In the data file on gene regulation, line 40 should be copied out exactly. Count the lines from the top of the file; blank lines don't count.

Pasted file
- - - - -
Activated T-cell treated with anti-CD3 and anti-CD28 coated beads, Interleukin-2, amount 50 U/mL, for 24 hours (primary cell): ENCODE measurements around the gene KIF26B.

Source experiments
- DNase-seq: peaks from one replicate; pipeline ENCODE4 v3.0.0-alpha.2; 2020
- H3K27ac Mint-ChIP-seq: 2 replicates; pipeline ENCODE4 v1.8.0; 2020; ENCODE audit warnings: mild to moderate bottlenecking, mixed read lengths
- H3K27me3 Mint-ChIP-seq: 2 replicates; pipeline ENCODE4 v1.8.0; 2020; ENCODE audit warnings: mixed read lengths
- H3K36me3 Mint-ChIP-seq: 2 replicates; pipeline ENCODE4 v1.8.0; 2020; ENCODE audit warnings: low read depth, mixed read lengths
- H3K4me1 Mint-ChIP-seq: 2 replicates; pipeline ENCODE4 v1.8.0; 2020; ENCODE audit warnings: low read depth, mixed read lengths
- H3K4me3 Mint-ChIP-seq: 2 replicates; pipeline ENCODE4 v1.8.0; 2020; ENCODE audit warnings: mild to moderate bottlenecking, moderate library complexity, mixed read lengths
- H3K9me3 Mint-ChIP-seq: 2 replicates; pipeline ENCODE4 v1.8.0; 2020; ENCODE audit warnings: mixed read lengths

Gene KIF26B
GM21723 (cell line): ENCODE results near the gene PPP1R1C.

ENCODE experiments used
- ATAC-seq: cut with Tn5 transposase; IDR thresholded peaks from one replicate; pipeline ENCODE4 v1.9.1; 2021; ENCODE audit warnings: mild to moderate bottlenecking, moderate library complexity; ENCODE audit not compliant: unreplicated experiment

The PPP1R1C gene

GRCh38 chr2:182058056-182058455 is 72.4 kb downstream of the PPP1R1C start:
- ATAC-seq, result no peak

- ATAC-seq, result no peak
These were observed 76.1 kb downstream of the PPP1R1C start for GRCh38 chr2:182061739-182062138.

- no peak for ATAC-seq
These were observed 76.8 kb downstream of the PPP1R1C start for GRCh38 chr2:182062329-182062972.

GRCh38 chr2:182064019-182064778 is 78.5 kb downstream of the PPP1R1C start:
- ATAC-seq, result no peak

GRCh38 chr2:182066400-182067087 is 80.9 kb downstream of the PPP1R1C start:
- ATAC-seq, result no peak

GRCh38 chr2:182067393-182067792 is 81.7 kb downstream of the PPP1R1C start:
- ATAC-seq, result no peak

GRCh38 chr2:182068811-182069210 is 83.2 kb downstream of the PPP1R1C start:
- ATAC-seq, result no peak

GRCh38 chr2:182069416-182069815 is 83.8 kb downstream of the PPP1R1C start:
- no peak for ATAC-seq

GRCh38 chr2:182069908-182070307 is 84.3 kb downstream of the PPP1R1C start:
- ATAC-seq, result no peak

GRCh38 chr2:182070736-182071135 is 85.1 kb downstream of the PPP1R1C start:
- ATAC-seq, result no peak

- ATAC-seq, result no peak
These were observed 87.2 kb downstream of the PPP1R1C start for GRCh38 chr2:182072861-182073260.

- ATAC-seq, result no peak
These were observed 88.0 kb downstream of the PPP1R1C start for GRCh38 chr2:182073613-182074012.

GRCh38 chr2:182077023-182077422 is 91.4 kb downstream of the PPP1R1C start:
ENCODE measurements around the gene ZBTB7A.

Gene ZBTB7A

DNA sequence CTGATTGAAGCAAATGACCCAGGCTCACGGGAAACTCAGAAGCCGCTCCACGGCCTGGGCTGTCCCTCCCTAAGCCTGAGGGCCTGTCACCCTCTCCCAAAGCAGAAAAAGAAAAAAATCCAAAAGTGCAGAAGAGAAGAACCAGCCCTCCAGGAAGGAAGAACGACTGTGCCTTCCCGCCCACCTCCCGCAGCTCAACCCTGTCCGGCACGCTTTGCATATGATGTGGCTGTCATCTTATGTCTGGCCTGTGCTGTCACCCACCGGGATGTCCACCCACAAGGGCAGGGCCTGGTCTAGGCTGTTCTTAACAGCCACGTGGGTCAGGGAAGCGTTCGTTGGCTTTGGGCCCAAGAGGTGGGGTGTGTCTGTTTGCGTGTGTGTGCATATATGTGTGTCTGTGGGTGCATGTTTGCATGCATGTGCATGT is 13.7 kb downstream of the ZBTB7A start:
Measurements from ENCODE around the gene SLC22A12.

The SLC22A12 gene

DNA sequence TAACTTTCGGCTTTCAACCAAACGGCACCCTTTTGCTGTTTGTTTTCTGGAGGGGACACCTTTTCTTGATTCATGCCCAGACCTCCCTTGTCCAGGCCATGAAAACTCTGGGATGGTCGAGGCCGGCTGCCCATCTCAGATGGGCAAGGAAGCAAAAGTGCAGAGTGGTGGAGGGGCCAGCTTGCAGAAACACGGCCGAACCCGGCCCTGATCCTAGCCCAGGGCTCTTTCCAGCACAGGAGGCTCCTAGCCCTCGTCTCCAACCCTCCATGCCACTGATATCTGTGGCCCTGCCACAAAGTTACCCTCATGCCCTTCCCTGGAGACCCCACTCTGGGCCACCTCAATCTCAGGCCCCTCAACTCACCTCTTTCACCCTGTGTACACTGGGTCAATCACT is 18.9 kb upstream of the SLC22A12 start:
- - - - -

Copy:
ENCODE measurements around the gene ZBTB7A.